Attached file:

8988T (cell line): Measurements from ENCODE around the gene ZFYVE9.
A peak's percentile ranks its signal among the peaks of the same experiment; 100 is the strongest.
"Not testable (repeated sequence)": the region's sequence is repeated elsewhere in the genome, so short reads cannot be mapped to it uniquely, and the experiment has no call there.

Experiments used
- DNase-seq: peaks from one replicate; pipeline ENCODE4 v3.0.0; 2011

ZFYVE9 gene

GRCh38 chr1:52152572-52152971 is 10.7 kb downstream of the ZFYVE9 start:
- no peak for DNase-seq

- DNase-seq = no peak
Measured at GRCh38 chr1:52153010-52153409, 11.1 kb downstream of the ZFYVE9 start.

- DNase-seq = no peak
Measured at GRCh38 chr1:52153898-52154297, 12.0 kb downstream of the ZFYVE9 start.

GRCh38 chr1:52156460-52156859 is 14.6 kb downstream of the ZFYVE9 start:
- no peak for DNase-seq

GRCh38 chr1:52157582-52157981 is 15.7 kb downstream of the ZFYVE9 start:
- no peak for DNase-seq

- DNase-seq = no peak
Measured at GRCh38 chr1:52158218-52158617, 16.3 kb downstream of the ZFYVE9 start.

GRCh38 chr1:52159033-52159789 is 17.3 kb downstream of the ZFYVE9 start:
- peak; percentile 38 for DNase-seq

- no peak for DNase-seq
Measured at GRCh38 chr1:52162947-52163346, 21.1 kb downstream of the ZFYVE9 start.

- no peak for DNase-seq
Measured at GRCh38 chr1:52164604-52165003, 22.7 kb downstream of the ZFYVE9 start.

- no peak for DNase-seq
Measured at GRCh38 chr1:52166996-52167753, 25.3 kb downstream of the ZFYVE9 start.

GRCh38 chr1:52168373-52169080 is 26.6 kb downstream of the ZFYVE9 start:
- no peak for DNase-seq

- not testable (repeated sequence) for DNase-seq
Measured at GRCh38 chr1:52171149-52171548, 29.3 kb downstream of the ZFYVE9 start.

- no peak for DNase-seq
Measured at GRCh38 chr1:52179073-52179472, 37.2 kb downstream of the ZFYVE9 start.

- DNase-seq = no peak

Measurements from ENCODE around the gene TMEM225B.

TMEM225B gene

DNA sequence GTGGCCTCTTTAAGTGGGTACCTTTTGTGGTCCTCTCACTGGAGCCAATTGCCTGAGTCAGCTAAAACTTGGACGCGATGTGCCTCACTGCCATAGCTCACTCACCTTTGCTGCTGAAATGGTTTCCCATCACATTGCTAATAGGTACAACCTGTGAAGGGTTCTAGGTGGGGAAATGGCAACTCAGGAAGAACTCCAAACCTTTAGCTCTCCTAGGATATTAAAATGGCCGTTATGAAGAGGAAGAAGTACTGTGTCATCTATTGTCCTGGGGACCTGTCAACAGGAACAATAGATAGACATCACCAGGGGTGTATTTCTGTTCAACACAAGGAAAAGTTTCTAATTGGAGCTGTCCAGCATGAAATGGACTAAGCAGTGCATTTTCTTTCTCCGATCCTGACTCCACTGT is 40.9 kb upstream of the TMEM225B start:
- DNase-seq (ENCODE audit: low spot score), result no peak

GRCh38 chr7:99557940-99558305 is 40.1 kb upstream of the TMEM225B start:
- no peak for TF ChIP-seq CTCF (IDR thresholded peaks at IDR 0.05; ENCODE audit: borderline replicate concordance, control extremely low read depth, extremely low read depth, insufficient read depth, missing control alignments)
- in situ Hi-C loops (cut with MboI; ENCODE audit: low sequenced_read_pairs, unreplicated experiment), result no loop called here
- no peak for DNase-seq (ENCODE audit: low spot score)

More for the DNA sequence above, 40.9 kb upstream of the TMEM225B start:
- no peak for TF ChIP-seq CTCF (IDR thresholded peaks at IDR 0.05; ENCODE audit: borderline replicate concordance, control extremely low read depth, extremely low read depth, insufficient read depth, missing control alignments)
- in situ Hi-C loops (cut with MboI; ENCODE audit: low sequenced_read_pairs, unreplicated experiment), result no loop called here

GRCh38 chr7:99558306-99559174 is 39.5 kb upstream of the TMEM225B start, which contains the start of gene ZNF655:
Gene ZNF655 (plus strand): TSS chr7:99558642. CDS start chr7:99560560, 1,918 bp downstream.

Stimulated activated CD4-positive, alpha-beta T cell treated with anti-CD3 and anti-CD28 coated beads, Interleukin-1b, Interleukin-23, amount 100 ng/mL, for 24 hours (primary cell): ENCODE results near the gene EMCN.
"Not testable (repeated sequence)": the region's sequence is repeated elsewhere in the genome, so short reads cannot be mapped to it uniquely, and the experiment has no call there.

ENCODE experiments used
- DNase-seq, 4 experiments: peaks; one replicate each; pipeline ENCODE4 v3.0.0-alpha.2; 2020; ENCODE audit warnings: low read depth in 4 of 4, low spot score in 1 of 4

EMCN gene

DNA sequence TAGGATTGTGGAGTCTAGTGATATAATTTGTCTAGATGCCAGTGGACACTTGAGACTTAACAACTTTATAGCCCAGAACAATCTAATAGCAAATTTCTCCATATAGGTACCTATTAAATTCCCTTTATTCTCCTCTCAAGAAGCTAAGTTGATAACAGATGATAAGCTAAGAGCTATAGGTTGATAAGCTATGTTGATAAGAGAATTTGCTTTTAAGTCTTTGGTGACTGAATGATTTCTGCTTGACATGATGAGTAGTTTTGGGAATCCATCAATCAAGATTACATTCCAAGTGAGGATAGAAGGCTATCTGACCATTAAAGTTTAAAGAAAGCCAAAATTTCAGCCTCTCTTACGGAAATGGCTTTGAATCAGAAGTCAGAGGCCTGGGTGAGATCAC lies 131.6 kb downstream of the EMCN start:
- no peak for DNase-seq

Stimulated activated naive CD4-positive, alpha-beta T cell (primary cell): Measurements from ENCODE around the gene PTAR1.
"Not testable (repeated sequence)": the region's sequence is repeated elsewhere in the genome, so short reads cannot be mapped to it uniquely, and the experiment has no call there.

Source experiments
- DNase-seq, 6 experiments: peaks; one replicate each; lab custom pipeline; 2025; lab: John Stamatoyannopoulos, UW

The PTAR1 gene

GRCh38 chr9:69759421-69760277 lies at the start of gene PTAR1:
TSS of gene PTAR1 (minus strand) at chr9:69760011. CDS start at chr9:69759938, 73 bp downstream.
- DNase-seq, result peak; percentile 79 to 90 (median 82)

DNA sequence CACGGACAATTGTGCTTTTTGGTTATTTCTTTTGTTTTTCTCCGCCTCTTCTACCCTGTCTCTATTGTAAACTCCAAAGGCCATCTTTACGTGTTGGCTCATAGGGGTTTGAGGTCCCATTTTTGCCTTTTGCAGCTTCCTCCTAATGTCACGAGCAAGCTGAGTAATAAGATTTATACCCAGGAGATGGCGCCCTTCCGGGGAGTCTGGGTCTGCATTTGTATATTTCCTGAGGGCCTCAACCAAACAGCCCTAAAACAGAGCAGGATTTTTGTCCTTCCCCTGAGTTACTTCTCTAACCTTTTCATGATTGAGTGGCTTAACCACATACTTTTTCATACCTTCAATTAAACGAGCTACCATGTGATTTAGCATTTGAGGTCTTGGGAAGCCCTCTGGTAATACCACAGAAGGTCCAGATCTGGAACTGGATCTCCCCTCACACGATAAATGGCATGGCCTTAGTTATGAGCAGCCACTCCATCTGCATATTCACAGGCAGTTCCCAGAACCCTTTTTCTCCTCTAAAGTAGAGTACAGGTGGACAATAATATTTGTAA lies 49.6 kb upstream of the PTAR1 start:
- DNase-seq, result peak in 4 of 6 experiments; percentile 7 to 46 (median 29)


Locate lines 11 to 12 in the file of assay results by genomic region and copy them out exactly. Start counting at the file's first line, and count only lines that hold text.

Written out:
- DNase-seq = no peak
Measured at GRCh38 chr1:52153898-52154297, 12.0 kb downstream of the ZFYVE9 start.